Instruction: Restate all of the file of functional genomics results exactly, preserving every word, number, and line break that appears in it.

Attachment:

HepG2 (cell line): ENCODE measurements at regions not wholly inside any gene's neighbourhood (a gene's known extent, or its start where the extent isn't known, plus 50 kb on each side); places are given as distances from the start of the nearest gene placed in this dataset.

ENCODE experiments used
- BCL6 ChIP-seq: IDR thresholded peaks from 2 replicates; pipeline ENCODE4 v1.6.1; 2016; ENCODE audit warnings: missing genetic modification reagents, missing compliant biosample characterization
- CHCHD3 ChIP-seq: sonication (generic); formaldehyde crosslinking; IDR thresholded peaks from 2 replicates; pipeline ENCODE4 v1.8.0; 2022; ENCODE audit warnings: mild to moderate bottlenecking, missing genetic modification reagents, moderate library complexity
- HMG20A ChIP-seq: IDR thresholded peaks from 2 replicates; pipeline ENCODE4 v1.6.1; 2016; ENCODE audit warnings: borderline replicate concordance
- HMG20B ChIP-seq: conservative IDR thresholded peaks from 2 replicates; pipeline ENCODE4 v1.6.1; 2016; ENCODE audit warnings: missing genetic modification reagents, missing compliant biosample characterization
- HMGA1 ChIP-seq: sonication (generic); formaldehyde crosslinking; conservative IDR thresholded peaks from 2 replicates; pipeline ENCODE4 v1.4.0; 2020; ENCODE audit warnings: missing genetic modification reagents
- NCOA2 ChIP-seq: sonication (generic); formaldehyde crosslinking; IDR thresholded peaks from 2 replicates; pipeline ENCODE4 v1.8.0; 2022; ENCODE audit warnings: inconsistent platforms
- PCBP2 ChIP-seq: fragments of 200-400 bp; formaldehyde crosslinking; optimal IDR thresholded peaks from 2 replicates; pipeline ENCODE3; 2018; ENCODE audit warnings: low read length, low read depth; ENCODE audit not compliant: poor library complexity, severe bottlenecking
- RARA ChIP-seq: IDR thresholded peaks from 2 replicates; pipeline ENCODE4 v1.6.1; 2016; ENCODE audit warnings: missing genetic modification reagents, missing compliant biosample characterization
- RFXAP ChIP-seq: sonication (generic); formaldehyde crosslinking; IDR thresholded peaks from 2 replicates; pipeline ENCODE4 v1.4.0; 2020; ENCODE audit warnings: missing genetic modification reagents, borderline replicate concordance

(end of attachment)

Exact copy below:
HepG2 (cell line): ENCODE measurements at regions not wholly inside any gene's neighbourhood (a gene's known extent, or its start where the extent isn't known, plus 50 kb on each side); places are given as distances from the start of the nearest gene placed in this dataset.

ENCODE experiments used
- BCL6 ChIP-seq: IDR thresholded peaks from 2 replicates; pipeline ENCODE4 v1.6.1; 2016; ENCODE audit warnings: missing genetic modification reagents, missing compliant biosample characterization
- CHCHD3 ChIP-seq: sonication (generic); formaldehyde crosslinking; IDR thresholded peaks from 2 replicates; pipeline ENCODE4 v1.8.0; 2022; ENCODE audit warnings: mild to moderate bottlenecking, missing genetic modification reagents, moderate library complexity
- HMG20A ChIP-seq: IDR thresholded peaks from 2 replicates; pipeline ENCODE4 v1.6.1; 2016; ENCODE audit warnings: borderline replicate concordance
- HMG20B ChIP-seq: conservative IDR thresholded peaks from 2 replicates; pipeline ENCODE4 v1.6.1; 2016; ENCODE audit warnings: missing genetic modification reagents, missing compliant biosample characterization
- HMGA1 ChIP-seq: sonication (generic); formaldehyde crosslinking; conservative IDR thresholded peaks from 2 replicates; pipeline ENCODE4 v1.4.0; 2020; ENCODE audit warnings: missing genetic modification reagents
- NCOA2 ChIP-seq: sonication (generic); formaldehyde crosslinking; IDR thresholded peaks from 2 replicates; pipeline ENCODE4 v1.8.0; 2022; ENCODE audit warnings: inconsistent platforms
- PCBP2 ChIP-seq: fragments of 200-400 bp; formaldehyde crosslinking; optimal IDR thresholded peaks from 2 replicates; pipeline ENCODE3; 2018; ENCODE audit warnings: low read length, low read depth; ENCODE audit not compliant: poor library complexity, severe bottlenecking
- RARA ChIP-seq: IDR thresholded peaks from 2 replicates; pipeline ENCODE4 v1.6.1; 2016; ENCODE audit warnings: missing genetic modification reagents, missing compliant biosample characterization
- RFXAP ChIP-seq: sonication (generic); formaldehyde crosslinking; IDR thresholded peaks from 2 replicates; pipeline ENCODE4 v1.4.0; 2020; ENCODE audit warnings: missing genetic modification reagents, borderline replicate concordance